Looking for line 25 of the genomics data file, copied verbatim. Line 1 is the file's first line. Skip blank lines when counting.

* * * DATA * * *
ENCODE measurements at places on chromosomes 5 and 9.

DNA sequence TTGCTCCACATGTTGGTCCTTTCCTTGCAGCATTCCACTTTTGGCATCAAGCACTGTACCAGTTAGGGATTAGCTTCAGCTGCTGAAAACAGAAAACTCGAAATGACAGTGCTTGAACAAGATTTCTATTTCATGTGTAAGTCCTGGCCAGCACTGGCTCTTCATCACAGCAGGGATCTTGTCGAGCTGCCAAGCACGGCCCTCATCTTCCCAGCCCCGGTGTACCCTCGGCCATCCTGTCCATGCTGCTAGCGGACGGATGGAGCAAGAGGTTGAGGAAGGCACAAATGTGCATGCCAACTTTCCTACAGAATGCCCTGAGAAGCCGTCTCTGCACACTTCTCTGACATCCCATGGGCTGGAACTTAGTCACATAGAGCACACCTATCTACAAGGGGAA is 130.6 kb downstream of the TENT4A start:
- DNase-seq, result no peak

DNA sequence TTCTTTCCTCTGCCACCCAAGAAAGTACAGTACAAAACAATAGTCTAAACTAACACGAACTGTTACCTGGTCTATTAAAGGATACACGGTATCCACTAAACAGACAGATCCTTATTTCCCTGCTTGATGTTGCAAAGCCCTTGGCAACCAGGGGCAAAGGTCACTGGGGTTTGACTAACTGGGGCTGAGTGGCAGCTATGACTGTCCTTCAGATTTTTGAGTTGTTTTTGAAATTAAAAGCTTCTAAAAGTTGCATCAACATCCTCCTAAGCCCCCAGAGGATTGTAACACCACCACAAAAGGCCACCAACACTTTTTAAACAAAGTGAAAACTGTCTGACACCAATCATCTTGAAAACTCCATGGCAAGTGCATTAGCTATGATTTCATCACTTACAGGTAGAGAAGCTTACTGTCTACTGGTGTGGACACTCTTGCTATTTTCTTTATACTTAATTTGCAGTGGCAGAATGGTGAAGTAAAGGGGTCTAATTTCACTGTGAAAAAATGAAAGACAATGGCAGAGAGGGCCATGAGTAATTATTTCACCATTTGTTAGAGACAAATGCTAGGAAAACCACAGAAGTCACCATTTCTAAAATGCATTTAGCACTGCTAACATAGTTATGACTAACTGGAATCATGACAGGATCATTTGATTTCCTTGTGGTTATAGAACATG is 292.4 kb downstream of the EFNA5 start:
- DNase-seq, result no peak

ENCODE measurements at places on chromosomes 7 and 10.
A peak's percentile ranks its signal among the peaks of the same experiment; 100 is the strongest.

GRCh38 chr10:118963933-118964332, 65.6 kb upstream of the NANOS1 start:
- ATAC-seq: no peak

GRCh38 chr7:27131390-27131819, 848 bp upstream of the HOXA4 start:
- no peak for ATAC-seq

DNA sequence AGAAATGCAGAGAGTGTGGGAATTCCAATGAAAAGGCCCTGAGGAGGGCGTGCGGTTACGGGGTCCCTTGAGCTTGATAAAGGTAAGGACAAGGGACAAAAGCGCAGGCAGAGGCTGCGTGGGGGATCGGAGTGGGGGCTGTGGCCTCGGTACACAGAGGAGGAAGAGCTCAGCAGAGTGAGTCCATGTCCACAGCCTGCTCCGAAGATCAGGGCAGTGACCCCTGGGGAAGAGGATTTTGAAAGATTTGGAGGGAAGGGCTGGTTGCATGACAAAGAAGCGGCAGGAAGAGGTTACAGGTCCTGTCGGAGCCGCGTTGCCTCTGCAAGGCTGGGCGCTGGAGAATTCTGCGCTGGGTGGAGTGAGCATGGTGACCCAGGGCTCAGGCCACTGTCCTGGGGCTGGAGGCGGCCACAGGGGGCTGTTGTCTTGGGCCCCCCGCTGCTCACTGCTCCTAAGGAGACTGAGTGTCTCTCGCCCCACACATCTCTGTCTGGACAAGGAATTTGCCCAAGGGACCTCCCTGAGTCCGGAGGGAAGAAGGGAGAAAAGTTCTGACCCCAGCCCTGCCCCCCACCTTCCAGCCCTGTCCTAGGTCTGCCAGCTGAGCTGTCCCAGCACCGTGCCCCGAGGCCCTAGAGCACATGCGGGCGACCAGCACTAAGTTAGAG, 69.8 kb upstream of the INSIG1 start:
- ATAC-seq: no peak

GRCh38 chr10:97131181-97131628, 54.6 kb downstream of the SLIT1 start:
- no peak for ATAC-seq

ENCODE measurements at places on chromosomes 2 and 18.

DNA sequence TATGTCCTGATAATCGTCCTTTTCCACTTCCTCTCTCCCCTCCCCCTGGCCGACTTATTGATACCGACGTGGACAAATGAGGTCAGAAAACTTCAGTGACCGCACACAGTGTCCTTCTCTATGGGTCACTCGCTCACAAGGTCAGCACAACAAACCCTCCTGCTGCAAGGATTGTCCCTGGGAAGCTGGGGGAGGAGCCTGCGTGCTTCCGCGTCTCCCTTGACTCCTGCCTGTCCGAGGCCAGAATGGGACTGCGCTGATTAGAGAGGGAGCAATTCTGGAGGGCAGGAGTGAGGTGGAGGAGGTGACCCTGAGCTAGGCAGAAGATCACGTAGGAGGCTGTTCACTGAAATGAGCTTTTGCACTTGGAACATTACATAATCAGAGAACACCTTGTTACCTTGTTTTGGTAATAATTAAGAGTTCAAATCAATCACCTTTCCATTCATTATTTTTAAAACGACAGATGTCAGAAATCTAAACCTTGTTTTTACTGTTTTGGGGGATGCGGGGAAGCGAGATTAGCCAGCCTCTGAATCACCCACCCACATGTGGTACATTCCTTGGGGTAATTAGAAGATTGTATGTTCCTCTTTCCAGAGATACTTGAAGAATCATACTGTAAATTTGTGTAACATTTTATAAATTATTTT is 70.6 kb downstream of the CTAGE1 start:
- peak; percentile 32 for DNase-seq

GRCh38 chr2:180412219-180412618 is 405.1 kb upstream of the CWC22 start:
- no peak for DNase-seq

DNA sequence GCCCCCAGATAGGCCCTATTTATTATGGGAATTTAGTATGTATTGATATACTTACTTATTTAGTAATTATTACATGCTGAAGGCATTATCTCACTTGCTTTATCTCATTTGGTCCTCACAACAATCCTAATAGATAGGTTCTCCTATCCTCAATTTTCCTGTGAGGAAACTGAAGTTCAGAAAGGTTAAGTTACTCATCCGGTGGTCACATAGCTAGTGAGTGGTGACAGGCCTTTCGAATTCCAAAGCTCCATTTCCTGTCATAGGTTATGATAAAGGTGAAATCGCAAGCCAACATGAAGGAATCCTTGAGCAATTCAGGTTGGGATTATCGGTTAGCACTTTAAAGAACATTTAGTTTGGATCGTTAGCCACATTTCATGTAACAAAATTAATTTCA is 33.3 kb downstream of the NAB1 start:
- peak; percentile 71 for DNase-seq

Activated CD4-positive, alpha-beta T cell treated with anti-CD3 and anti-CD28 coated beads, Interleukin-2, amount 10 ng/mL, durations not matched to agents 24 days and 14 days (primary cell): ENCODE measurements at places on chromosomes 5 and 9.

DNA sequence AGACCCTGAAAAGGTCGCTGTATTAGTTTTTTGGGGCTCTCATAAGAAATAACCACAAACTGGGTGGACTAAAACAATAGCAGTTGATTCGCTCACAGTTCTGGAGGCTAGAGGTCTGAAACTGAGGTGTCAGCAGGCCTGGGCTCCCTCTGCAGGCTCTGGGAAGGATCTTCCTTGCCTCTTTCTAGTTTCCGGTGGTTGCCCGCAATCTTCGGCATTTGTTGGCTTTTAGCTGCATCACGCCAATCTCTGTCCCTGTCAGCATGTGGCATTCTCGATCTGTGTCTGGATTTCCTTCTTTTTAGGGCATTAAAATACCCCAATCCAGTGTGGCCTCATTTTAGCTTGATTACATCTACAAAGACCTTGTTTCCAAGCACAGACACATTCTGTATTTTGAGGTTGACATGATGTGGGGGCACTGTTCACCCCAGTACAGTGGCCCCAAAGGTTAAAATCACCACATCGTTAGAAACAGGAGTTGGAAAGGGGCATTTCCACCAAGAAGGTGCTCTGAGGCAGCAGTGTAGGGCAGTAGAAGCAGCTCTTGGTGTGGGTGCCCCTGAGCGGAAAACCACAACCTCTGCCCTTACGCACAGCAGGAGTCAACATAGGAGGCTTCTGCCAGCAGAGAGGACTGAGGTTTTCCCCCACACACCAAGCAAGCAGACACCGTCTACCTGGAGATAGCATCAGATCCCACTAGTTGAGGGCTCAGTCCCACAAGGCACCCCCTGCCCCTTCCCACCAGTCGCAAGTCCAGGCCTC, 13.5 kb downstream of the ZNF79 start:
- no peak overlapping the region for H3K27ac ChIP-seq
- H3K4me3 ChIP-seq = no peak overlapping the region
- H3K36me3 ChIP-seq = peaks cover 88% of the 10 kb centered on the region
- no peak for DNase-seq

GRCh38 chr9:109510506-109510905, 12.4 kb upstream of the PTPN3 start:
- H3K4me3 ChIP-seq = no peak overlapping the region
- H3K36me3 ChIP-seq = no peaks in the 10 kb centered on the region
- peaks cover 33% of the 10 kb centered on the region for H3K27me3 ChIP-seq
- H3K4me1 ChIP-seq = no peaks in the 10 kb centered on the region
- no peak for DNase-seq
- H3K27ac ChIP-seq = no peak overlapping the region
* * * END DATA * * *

- no peak overlapping the region for H3K27ac ChIP-seq